NEW YORK – Nearly half of likely voters — 49 percent — favor the Democratic candidate in their House district and 36 percent the Republican, with 15 percent still undecided in a FOX News poll conducted the final weekend before the midterm elections.
More Democrats (37 percent) than Republicans (26 percent) say they are extremely interested in tomorrow’s elections, and more Democrats (89 percent) than Republicans (81 percent) say they plan to vote for their party’s candidate in their district.
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"The issue is whether Republican targeting and their ‘get-out-to-vote’ machine can overcome the greater Democratic interest in the electorate," says Opinion Dynamics Chairman John Gorman. "Who is likely to vote will make the difference tomorrow."
Independents favor the Democratic candidate by 42 percent to 27 percent, with 30 percent saying they will vote for a third party candidate or are still undecided, which raises the question of whether these independents really will vote tomorrow.
Among those saying they will vote for the Democratic House candidate, twice as many say it is because they want a change in leadership (54 percent), while others say it is because they agree with the policies of the Democratic Party (21 percent).
On the flip side, those voting for the Republican are more likely to say their vote is because they agree with the party’s policies (40 percent), than to keep the current leadership (29 percent).
Votes for the Democratic candidates look more solid: 86 percent say they will definitely vote for the Democrat and 12 percent say they could still change their mind. Among those favoring the Republican candidate in their district, 78 percent are definite they will vote that way and 19 percent say they may change their vote.
Opinion Dynamics Corporation conducted the national telephone poll of 900 likely voters for FOX News from November 4 to November 5. The poll has a 3-point error margin.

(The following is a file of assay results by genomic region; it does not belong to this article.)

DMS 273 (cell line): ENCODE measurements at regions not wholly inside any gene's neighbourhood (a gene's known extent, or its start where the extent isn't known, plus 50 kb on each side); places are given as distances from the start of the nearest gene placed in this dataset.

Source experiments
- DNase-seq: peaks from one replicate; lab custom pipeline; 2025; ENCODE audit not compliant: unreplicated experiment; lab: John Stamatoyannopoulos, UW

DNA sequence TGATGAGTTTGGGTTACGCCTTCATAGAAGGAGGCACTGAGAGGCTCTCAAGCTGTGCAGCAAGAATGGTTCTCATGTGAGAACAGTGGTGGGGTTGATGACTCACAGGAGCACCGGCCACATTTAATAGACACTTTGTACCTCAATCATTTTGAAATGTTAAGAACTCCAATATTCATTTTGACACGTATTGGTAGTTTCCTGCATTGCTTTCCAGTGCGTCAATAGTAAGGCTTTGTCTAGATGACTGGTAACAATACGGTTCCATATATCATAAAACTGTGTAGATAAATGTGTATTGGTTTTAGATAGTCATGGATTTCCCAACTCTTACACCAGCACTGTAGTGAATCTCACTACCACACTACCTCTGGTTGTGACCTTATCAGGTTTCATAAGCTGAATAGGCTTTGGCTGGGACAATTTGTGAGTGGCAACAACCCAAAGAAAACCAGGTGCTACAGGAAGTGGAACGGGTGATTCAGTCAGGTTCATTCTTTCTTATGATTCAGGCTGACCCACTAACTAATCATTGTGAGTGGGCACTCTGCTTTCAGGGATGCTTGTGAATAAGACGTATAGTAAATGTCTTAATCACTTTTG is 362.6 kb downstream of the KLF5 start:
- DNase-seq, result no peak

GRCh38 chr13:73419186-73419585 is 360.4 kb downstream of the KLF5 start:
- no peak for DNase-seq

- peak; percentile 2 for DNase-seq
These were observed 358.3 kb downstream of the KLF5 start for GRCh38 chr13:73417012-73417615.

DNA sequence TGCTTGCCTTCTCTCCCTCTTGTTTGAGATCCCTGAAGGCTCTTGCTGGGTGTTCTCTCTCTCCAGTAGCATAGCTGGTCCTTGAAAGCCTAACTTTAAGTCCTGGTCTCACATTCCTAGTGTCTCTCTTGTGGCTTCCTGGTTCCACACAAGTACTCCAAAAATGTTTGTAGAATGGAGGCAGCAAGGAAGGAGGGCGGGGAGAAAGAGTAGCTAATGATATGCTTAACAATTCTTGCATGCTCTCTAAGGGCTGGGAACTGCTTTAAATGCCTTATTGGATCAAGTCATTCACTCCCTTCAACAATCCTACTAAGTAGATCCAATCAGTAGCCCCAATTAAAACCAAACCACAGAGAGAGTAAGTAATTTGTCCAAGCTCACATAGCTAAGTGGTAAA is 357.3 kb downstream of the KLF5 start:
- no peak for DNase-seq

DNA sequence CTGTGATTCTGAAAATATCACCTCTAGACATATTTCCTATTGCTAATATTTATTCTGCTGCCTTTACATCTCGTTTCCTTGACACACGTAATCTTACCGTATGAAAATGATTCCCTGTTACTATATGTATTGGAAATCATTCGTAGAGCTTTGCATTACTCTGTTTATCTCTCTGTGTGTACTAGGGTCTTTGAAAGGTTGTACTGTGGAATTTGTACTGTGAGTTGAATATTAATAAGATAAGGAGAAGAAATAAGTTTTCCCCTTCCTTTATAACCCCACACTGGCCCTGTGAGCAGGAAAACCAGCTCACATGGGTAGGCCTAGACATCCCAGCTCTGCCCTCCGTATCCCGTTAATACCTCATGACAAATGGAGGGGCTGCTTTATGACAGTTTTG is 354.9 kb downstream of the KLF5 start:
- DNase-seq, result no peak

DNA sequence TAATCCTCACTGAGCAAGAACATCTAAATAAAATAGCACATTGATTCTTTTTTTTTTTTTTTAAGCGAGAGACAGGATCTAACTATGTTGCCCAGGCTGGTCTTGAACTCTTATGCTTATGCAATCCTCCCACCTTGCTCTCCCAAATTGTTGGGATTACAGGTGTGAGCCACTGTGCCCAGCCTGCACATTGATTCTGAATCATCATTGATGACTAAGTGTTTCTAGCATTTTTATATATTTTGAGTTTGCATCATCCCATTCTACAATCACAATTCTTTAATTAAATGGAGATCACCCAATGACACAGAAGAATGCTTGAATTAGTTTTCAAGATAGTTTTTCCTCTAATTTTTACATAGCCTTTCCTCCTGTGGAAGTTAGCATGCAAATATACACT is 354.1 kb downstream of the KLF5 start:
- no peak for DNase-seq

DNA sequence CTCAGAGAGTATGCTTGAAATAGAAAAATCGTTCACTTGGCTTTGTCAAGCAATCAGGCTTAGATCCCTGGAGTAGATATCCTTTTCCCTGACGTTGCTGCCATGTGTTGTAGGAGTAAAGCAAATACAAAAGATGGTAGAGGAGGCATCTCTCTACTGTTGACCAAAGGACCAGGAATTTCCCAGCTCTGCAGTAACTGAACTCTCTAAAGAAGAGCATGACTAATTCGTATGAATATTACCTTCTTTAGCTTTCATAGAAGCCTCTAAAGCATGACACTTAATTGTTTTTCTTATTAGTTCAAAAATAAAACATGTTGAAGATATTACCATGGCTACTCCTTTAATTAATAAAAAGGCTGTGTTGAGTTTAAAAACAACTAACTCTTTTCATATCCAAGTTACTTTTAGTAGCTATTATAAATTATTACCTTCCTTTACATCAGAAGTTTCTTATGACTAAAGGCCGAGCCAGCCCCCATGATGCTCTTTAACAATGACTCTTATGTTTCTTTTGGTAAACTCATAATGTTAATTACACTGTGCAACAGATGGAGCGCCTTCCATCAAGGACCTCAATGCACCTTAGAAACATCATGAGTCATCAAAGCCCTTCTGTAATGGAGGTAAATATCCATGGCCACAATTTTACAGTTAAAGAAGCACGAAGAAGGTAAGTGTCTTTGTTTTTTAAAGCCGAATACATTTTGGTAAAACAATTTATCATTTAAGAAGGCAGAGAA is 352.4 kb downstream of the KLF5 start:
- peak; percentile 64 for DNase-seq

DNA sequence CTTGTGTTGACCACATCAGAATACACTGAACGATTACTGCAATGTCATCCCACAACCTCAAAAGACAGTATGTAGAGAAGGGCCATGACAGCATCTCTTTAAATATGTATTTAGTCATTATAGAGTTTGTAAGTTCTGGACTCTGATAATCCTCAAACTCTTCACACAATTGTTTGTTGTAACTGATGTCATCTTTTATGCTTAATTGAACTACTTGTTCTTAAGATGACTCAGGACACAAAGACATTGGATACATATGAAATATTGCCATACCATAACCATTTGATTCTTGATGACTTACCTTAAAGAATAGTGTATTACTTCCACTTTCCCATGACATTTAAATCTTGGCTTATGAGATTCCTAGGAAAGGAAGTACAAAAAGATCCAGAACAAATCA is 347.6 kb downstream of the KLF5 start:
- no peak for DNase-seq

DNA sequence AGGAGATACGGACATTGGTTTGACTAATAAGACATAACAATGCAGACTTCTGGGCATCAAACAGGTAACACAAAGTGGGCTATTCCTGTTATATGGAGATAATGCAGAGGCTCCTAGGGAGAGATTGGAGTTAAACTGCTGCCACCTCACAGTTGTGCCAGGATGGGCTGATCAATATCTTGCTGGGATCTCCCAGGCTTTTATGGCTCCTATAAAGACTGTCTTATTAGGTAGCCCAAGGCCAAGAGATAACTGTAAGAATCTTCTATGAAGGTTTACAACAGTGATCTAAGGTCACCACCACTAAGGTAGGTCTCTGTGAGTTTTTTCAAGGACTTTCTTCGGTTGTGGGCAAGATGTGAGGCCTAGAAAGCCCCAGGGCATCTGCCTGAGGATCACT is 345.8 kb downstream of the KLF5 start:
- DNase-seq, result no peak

By a 13-percentage point margin, more voters think most Democrats in Congress deserve to be re-elected (46 percent) than think most Republicans deserve re-election (33 percent). Furthermore, a 52-percent majority of voters says most Republicans in Congress do not deserve re-election, including 33 percent of self-identified Republicans.
A majority approves of the job their own representative is doing (53 percent), although most disapprove of the job Congress is doing overall (57 percent).
President Bush ’s job ratings continue to stay in negative territory this week: a 54-percent majority of Americans disapproves of the job Bush is doing and 38 percent approve, down 2 percentage points since late October.
For reference, according to 1994 midterm election exit poll results, at that time 44 percent of voters said they approved of the job President Clinton was doing and 52 percent disapproved. Six years into Clinton’s presidency, the same point as Bush is today, 55 percent of voters approved and 43 percent disapproved (1998 FOX News Exit Poll).
Voters who approve of Bush’s job performance favor the Republican House candidate by 75 percent to 9 percent, while those who disapprove back the Democrat by fully 78 percent.
In addition, voters say they would be more likely to vote for a candidate who opposes Bush on key issues (39 percent) than for one who supports Bush (25 percent). One in three voters say Bush will not be a major factor in their vote for Congress this year.
Although half of voters say they will give the candidate’s political party the same amount of consideration this year as in the past, four times as many (37 percent) say the candidate’s party will be more important this year when deciding their vote than say it will be less important (9 percent).
Americans are about equally likely to say the country would be safe from terrorism if Democrats gain control of Congress (28 percent) or if Republicans keep control (31 percent), with another 35 percent saying it would not make a difference which party has control.
On Iraq, by a 37 percent to 30 percent margin, voters think it is more likely a solution would be found if Democrats win control than if Republicans stay in power.
Finally, a 61 percent majority of voters think Democrats will try to cancel the Bush administration tax cuts if they win control of Congress, including not only 73 percent of Republicans, but also 56 percent of Democrats.